Rob3 Clearly, the similarity of the two pipes, other than the identical stampings of CROYDON over BENT, is not in these two before shots. What is amazing is how alike our vision of the finished pipe should be. (No fair skipping ahead to see what I mean! Bad habit!) Maybe even scarier is the fact that Steve’s modifications were made by necessity, about which you can read at https://rebornpipes.com/2012/06/20/old-croydon-reborn-3/, while mine were just for the sake of personal preference and nothing else. I might just as well have reamed and sanded the chamber, scrubbed and retorted the insides, lightly micro-meshed the bit below the lip and given the whole thing a nice new buffing.Rob4

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Rob9 But I’m just sick and tired of all the rusticated pipes that are finished with black stain! Enough is enough, I say! At least for this restoration, which I can only call that because of the initial stripping of the insidious stain, starting with 300-grit sandpaper followed by 400 and micromesh every grade from 1500-4000.Rob10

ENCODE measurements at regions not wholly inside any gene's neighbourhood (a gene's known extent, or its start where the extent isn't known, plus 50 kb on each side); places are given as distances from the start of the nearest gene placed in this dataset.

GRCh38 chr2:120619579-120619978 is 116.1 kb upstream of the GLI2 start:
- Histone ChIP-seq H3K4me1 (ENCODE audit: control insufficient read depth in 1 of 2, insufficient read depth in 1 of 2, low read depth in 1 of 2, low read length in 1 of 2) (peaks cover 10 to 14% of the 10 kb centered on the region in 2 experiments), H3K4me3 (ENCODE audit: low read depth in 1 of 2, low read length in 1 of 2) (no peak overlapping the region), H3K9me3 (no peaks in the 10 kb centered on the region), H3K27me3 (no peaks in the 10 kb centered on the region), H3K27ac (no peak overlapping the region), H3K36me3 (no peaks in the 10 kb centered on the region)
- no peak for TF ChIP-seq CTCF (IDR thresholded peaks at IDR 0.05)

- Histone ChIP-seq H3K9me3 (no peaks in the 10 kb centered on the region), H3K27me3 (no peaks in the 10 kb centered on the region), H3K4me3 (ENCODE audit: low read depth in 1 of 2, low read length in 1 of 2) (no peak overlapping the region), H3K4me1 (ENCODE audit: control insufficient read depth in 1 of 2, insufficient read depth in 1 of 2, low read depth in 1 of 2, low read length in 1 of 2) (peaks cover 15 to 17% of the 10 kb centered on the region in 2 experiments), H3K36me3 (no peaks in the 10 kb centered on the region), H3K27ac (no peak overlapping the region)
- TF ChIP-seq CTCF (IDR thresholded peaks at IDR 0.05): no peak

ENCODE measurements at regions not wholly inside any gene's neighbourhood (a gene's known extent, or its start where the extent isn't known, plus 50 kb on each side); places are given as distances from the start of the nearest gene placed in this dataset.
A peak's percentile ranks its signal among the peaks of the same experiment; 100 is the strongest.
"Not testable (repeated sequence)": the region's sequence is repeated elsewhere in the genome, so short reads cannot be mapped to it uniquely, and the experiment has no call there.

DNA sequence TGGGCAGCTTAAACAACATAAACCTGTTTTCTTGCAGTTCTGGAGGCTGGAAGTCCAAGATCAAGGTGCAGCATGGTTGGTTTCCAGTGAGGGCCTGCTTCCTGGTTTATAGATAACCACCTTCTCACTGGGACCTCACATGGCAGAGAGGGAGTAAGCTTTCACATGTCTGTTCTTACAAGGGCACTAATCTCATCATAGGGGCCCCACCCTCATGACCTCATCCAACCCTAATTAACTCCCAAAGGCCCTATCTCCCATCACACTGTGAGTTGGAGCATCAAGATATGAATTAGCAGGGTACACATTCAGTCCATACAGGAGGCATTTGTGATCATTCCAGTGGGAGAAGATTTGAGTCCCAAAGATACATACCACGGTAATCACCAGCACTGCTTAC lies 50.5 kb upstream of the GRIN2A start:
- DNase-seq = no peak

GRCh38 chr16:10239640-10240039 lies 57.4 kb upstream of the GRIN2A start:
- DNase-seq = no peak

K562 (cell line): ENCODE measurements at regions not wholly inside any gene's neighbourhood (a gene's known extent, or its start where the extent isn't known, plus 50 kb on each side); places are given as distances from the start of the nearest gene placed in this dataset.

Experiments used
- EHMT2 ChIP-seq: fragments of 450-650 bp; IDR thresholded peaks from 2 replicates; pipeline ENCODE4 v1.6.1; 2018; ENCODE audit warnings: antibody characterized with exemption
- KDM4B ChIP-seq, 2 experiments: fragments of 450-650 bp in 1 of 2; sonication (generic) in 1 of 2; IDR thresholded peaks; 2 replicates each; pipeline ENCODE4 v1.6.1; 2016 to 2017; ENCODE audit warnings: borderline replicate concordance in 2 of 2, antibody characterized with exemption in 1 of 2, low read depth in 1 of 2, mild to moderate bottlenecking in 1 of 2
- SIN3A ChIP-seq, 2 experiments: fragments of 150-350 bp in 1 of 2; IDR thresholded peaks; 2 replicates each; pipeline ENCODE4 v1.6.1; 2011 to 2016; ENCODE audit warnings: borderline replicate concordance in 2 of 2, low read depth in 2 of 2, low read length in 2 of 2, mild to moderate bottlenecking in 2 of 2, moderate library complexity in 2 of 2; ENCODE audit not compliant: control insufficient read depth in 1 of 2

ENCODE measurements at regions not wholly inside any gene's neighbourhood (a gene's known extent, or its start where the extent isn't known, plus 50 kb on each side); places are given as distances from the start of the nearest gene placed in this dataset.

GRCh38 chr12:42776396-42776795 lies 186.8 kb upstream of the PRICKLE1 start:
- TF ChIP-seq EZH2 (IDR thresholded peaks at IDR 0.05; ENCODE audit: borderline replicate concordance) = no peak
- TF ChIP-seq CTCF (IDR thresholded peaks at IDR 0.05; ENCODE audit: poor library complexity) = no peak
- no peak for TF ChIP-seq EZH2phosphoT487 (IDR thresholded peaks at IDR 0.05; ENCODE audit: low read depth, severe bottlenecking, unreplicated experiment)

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Rob15 I wanted to remove as much of the black from the crooks and crevices of the rustication as possible. Yes, my goal was to eradicate it if possible, which proved impossible with my knowledge – short of soaking only the wood in Everclear, which was problematic what with having to plug both ends of the draught hole and keeping the metal tilted up and out of the 95% alcohol. I suspect the alcohol would have eaten its way past any stoppers I might have devised anyway, and besides, I have had enough experience stripping pipes this way to have learned that less, in most cases, is better. Of course, in the case of Steve’s Croydon, he had absolutely no choice but to do a total makeover, even to the point of considering the idea of re-Christening the completed work a “Croydon-Reborn.” Reading his blog, I was touched by the apparently sincere struggle he had with the entire process he has many times since performed with ever-increasing brilliance.